IndiGo promoters' differences threaten services
An IndiGo aircraft on the landing approach. The differences between the low-cost airline's promoters have reached market regulator Sebi.twitter

More turbulence is headed IndiGo's way after founder Rahul Bhatia rejected the allegations of co-founder Rakesh Gangwal claiming that the related party transactions (RPT) of the airline with his IGE Group were in order. Gangwal has alleged that the RPTs that India's largest airline signed with IGE Group were against the company's interests.

The IGE Group said an internal committee set up by the IndiGo board in March reviewed the RPTs, a media report said. The committee had been set up at the behest of IndiGo chairman M Damodaran after auditors EY gave an internal report on the transactions, according to the report in The Economic Times. The committee that included chief executive Ronojoy Dutta and chief financial officer Rohit Philip submitted its report to the board on April 4. But the board could not discuss the report because of differences between Bhatia and Gangwal.

Bhatia had said in a letter that the new process for RPTs that Gangwal proposed and was included in the committee's report impinged on "the rights of the board of directors".

Gangwal has sought changes in the RPT procedure and the shareholder agreement as part of "package proposal". This has stalled the action on the committee's report, the IGE statement said. The IGE Group has refuted Gangwal's allegations about lapses in corporate governance in the airline company. Gangwal has written to capital markets regulator Securities and Exchange Board of India (Sebi) that the shareholders' agreement, skewed heavily in favour of Bhatia, has been misused while making key nominations and appointments. He has alleged that the company irregularly signed RPTs that were sometimes done with a bidding process and at other times without the audit committee's nod. The IGE statement had denied it in a previous statement.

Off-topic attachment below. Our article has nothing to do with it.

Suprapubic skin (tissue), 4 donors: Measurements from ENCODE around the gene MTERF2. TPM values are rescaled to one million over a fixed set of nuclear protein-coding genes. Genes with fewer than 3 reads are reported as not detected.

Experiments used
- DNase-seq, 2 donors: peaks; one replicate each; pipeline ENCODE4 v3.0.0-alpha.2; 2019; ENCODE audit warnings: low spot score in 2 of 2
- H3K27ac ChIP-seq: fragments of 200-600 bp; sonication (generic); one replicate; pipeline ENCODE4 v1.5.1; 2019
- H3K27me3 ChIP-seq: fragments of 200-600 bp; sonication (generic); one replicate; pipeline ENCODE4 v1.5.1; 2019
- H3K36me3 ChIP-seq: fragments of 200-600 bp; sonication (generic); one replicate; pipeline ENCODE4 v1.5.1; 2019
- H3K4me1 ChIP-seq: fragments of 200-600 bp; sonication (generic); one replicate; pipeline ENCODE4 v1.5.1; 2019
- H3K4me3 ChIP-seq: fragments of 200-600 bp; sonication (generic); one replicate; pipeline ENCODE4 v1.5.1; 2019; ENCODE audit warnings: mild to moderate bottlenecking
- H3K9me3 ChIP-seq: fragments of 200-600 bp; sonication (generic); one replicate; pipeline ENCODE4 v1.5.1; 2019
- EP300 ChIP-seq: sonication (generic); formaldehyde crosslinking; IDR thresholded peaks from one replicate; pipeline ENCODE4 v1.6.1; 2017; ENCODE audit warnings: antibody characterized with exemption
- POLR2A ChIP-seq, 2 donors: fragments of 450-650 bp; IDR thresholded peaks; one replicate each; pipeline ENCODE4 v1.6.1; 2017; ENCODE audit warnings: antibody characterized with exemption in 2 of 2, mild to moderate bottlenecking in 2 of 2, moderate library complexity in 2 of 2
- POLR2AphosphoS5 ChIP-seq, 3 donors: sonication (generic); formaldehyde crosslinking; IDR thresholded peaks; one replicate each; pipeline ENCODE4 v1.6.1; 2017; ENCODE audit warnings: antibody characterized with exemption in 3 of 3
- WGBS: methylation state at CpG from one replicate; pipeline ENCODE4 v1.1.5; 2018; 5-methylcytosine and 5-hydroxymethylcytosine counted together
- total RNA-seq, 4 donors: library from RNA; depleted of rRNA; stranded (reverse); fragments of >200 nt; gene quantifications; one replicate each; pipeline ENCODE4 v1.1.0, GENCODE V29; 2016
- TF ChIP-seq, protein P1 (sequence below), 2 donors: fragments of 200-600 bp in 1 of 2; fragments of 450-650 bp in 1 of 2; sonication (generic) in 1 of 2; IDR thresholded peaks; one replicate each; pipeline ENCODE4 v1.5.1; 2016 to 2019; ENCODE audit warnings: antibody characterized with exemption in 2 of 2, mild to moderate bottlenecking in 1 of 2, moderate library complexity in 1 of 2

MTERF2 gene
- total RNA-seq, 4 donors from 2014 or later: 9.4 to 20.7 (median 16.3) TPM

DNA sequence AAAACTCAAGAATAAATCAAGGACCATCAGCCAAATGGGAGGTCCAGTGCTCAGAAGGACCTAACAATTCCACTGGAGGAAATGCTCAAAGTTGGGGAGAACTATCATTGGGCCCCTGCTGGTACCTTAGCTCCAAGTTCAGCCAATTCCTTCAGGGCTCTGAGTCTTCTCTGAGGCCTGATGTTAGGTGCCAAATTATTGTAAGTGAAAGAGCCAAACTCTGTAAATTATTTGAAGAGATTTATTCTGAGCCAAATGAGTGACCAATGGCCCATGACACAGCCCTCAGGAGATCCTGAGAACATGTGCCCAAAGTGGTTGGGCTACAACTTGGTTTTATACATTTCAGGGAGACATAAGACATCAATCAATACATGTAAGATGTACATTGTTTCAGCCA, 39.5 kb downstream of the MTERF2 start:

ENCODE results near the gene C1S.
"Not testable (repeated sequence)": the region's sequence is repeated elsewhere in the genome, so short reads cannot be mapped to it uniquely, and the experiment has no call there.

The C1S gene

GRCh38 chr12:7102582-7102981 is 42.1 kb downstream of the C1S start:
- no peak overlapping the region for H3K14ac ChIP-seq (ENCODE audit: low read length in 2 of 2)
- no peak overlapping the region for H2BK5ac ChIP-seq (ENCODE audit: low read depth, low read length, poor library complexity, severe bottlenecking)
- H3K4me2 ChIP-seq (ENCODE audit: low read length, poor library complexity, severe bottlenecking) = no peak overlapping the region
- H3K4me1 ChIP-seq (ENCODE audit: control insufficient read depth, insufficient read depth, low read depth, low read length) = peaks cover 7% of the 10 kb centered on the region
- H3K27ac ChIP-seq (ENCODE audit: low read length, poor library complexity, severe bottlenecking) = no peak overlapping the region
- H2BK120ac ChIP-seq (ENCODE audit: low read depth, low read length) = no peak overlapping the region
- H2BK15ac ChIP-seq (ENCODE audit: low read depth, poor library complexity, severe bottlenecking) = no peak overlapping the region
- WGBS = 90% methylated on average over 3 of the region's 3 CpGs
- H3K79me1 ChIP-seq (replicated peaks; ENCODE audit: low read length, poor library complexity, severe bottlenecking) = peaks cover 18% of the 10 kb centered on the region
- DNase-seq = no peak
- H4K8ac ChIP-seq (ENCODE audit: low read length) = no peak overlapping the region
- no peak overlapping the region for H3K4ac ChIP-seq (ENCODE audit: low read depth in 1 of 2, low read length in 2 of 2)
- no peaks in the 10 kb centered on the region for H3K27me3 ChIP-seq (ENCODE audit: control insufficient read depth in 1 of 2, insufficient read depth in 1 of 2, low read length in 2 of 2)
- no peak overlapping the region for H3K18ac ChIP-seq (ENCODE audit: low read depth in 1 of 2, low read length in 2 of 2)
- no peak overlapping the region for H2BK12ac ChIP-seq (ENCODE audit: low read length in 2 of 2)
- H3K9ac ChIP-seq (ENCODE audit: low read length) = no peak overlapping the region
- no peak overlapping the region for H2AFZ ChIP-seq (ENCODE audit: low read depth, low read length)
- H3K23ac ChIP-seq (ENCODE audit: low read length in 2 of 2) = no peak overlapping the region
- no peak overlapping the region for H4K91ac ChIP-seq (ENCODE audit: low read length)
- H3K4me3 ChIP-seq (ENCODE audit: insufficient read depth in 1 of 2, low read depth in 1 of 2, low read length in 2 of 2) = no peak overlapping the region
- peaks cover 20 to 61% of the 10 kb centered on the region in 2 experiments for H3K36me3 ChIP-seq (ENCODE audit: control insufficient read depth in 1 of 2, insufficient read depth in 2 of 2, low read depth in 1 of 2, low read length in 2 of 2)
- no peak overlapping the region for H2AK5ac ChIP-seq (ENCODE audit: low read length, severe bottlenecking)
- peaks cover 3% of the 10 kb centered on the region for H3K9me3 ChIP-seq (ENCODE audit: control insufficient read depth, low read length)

Rakesh Gangwal
IndiGo co-founders Rahul Bhatia (centre) and Rakesh Gangwal (right) pose at the launch of revenue operations of IndiGo along with Bruce Ashby, IndiGo's then president & CEO. The spat between the co-founders is threatening to cloud the airline's operational efficiency. Reuters

The IGE statement said the shareholders' agreement was amended twice ahead of IndiGo's public listing in 2015. It said Gangwal has failed to cite any instance where IGE Group misused its rights and that he has based his information on whistleblowers who didn't follow appropriate mechanisms established by IndiGo, according to the report.

The IGE Group also said Gangwal failed "to cite a single concrete example where any act or omission has resulted in any loss or damage to IndiGo". The group's reply also refers to the derogatory remark "paan ki dukaan" (betel shop) in Gangwal's letter to Sebi saying the shop has apparently done well and continues to do well as "... it is financially sound, it is well run and managed by a competent set of managers," said the statement. Apart from Sebi, Gangwal had sent letters to Prime Minister Narendra Modi's office, Finance Minister Nirmala Sitharaman, the aviation ministry.